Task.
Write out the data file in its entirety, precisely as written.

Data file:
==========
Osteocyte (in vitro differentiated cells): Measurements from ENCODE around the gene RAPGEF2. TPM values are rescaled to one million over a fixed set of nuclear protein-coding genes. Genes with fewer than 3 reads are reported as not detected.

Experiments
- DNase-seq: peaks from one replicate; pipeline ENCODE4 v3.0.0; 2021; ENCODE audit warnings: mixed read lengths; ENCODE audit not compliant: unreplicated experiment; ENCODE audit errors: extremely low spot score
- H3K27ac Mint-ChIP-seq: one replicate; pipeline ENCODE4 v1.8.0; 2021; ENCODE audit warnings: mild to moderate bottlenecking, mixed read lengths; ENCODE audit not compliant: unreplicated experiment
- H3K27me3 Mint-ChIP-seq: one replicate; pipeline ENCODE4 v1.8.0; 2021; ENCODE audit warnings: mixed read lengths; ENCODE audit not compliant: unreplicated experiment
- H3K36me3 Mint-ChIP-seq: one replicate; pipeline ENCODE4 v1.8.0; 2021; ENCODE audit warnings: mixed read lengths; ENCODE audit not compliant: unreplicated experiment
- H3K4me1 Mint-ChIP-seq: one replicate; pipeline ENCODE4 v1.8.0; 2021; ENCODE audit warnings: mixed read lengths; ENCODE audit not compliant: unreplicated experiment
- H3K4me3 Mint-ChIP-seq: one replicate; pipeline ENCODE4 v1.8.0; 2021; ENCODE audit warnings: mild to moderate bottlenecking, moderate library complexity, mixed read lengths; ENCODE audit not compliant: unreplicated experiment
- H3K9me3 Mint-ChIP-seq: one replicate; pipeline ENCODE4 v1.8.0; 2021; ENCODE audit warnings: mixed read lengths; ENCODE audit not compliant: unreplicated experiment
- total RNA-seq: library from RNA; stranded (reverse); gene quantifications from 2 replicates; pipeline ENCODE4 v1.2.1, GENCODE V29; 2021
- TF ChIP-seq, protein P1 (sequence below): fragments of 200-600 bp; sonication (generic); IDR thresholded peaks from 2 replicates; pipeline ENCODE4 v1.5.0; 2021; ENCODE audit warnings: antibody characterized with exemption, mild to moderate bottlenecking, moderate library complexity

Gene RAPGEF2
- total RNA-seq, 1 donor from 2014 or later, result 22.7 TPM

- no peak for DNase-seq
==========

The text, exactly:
Osteocyte (in vitro differentiated cells): Measurements from ENCODE around the gene RAPGEF2. TPM values are rescaled to one million over a fixed set of nuclear protein-coding genes. Genes with fewer than 3 reads are reported as not detected.

Experiments
- DNase-seq: peaks from one replicate; pipeline ENCODE4 v3.0.0; 2021; ENCODE audit warnings: mixed read lengths; ENCODE audit not compliant: unreplicated experiment; ENCODE audit errors: extremely low spot score
- H3K27ac Mint-ChIP-seq: one replicate; pipeline ENCODE4 v1.8.0; 2021; ENCODE audit warnings: mild to moderate bottlenecking, mixed read lengths; ENCODE audit not compliant: unreplicated experiment
- H3K27me3 Mint-ChIP-seq: one replicate; pipeline ENCODE4 v1.8.0; 2021; ENCODE audit warnings: mixed read lengths; ENCODE audit not compliant: unreplicated experiment
- H3K36me3 Mint-ChIP-seq: one replicate; pipeline ENCODE4 v1.8.0; 2021; ENCODE audit warnings: mixed read lengths; ENCODE audit not compliant: unreplicated experiment
- H3K4me1 Mint-ChIP-seq: one replicate; pipeline ENCODE4 v1.8.0; 2021; ENCODE audit warnings: mixed read lengths; ENCODE audit not compliant: unreplicated experiment
- H3K4me3 Mint-ChIP-seq: one replicate; pipeline ENCODE4 v1.8.0; 2021; ENCODE audit warnings: mild to moderate bottlenecking, moderate library complexity, mixed read lengths; ENCODE audit not compliant: unreplicated experiment
- H3K9me3 Mint-ChIP-seq: one replicate; pipeline ENCODE4 v1.8.0; 2021; ENCODE audit warnings: mixed read lengths; ENCODE audit not compliant: unreplicated experiment
- total RNA-seq: library from RNA; stranded (reverse); gene quantifications from 2 replicates; pipeline ENCODE4 v1.2.1, GENCODE V29; 2021
- TF ChIP-seq, protein P1 (sequence below): fragments of 200-600 bp; sonication (generic); IDR thresholded peaks from 2 replicates; pipeline ENCODE4 v1.5.0; 2021; ENCODE audit warnings: antibody characterized with exemption, mild to moderate bottlenecking, moderate library complexity

Gene RAPGEF2
- total RNA-seq, 1 donor from 2014 or later, result 22.7 TPM

- no peak for DNase-seq